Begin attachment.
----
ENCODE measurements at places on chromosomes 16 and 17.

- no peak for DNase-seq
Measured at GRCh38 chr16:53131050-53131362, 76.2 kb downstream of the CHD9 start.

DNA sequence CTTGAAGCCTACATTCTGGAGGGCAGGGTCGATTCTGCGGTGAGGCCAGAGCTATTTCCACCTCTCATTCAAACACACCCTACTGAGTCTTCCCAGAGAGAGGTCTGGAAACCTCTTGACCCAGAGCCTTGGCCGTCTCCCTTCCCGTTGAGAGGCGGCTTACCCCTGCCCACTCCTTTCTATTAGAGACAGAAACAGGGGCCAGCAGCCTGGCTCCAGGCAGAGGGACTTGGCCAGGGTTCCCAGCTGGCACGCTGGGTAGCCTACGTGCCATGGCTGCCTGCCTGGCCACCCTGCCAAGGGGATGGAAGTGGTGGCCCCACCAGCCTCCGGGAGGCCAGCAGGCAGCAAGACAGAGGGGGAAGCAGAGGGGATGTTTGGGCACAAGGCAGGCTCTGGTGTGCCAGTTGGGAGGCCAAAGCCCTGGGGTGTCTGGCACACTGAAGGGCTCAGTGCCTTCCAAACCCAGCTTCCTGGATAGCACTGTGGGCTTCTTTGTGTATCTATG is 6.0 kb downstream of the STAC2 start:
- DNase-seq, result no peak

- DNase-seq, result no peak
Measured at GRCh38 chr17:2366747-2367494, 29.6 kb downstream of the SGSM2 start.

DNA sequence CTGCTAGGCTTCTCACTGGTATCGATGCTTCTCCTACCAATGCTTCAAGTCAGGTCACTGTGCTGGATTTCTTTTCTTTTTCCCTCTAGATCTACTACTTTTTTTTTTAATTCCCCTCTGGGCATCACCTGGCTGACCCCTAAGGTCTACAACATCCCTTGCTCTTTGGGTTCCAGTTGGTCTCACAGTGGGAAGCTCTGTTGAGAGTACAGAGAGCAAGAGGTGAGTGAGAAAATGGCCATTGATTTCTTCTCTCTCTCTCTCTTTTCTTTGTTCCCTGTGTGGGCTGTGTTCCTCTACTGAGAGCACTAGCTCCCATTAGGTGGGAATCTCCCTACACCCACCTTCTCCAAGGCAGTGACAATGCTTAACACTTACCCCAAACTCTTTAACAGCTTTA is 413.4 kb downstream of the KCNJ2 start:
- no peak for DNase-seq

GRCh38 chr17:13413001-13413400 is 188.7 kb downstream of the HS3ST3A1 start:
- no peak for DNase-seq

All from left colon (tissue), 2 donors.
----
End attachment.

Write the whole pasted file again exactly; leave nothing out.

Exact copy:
ENCODE measurements at places on chromosomes 16 and 17.

- no peak for DNase-seq
Measured at GRCh38 chr16:53131050-53131362, 76.2 kb downstream of the CHD9 start.

DNA sequence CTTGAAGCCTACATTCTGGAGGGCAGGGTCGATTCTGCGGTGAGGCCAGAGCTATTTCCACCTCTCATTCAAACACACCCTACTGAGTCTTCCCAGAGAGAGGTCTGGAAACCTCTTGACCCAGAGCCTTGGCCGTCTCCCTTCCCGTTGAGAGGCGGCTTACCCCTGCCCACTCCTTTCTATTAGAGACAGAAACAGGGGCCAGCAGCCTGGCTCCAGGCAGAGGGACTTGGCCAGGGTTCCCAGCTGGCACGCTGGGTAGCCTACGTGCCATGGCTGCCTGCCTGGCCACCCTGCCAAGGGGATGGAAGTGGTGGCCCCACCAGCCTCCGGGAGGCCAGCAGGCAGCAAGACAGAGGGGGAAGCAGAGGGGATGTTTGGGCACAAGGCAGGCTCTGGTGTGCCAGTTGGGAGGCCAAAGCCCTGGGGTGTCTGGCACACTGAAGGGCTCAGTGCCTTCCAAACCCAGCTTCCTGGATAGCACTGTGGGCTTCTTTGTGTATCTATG is 6.0 kb downstream of the STAC2 start:
- DNase-seq, result no peak

- DNase-seq, result no peak
Measured at GRCh38 chr17:2366747-2367494, 29.6 kb downstream of the SGSM2 start.

DNA sequence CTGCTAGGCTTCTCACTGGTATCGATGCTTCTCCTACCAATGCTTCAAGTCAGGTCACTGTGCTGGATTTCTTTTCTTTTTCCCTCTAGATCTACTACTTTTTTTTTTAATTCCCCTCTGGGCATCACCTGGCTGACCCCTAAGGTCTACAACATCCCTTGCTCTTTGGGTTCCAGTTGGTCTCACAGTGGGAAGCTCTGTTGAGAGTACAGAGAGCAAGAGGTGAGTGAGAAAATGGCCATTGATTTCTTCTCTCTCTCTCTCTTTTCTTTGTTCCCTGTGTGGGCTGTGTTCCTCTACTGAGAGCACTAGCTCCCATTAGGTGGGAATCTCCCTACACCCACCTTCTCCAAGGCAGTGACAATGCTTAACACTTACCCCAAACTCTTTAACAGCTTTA is 413.4 kb downstream of the KCNJ2 start:
- no peak for DNase-seq

GRCh38 chr17:13413001-13413400 is 188.7 kb downstream of the HS3ST3A1 start:
- no peak for DNase-seq

All from left colon (tissue), 2 donors.